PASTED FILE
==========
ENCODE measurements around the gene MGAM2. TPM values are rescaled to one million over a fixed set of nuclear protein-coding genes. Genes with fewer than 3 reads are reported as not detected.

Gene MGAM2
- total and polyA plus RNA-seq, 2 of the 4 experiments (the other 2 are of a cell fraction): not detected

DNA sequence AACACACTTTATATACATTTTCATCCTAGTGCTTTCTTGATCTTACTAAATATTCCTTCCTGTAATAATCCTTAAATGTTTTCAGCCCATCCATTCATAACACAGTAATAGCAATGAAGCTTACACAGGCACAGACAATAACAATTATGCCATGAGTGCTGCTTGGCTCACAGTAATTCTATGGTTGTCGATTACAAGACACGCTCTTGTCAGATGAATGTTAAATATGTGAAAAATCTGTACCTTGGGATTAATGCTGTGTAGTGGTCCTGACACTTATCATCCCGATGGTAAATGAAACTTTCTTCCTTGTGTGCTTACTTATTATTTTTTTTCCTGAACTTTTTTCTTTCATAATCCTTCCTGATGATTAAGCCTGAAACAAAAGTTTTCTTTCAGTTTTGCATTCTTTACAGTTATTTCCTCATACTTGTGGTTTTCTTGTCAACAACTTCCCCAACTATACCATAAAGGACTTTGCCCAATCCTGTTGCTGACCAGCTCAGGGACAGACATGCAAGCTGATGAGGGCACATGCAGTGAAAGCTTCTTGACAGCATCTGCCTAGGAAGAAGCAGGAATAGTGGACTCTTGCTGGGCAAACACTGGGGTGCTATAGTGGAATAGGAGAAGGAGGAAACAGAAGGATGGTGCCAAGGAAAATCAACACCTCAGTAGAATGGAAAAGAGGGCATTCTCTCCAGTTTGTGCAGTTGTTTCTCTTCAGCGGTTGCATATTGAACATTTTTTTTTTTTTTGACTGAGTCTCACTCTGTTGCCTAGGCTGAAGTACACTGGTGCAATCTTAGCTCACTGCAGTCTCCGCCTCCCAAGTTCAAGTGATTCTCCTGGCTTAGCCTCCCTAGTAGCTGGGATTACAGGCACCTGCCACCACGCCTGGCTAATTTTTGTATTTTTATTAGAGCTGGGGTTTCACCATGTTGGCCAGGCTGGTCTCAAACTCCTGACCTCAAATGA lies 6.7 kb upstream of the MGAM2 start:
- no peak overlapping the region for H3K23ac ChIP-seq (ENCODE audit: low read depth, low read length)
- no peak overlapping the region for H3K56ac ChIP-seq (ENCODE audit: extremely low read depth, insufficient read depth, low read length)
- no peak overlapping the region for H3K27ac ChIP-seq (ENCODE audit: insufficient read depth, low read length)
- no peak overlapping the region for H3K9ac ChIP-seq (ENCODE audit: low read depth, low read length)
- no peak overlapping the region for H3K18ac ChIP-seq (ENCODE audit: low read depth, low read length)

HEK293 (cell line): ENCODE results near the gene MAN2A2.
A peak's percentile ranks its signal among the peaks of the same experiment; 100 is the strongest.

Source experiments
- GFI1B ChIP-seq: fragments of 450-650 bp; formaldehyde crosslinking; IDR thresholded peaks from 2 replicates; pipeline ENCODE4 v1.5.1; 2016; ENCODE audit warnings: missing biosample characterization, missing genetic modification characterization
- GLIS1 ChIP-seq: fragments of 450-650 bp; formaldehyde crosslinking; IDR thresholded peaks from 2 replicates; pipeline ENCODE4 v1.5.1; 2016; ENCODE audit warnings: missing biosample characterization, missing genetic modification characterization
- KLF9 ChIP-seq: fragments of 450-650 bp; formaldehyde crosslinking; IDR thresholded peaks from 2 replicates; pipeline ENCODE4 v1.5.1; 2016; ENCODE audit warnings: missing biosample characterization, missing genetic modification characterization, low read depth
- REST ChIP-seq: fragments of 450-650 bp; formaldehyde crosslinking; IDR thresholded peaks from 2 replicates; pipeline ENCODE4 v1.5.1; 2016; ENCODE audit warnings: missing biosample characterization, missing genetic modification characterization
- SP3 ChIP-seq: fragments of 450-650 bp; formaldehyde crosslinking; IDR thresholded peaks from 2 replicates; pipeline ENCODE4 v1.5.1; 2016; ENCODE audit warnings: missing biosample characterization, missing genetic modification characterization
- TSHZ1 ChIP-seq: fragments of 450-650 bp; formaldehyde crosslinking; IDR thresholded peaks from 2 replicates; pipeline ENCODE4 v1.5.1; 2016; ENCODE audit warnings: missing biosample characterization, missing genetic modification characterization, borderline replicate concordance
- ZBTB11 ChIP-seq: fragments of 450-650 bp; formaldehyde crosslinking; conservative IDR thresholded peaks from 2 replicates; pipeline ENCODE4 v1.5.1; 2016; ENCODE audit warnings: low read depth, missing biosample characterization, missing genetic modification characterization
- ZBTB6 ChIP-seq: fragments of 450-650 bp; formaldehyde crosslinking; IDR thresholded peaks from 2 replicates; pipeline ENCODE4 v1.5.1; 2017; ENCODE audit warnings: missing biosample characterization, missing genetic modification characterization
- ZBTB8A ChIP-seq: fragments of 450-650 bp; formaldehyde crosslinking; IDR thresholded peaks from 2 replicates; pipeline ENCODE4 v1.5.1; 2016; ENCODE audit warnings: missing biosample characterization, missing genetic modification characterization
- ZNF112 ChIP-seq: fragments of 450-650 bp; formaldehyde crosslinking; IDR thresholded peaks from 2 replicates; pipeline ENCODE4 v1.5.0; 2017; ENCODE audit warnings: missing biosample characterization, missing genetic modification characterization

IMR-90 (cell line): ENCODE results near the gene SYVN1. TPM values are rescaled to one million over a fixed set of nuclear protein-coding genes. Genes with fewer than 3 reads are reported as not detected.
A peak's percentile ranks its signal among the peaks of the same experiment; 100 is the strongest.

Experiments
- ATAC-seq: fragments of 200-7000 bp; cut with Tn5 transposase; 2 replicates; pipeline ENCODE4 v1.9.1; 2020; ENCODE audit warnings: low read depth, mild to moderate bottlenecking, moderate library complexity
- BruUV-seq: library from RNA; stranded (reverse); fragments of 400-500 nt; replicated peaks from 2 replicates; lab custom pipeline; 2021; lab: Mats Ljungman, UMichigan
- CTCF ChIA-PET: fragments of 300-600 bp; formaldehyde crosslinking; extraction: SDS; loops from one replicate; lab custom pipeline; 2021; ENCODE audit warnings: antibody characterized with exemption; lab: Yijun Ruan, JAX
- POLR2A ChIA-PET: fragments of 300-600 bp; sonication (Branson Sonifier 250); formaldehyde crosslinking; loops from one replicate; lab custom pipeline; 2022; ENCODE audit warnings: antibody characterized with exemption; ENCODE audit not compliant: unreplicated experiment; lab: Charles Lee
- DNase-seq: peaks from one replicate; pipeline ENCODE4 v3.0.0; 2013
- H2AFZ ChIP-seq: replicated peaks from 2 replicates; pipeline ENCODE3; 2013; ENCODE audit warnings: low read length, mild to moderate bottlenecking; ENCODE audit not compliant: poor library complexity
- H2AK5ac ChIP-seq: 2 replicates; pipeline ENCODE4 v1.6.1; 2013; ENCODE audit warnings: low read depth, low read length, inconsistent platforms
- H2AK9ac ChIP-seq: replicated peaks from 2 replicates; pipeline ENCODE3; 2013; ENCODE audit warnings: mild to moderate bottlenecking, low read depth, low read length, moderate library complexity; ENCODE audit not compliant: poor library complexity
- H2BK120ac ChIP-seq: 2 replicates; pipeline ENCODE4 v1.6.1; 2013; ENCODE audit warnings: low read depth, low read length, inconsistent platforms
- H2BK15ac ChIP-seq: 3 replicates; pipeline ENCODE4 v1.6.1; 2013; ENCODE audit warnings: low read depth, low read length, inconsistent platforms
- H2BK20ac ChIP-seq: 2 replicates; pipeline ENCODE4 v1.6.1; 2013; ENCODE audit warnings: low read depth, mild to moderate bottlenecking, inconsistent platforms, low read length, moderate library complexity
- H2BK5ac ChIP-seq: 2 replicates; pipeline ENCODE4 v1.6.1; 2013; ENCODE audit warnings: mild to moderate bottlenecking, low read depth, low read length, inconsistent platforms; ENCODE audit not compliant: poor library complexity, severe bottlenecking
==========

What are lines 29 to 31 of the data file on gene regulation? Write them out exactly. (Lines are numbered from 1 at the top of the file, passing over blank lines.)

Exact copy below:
- POLR2A ChIA-PET: fragments of 300-600 bp; sonication (Branson Sonifier 250); formaldehyde crosslinking; loops from one replicate; lab custom pipeline; 2022; ENCODE audit warnings: antibody characterized with exemption; ENCODE audit not compliant: unreplicated experiment; lab: Charles Lee
- DNase-seq: peaks from one replicate; pipeline ENCODE4 v3.0.0; 2013
- H2AFZ ChIP-seq: replicated peaks from 2 replicates; pipeline ENCODE3; 2013; ENCODE audit warnings: low read length, mild to moderate bottlenecking; ENCODE audit not compliant: poor library complexity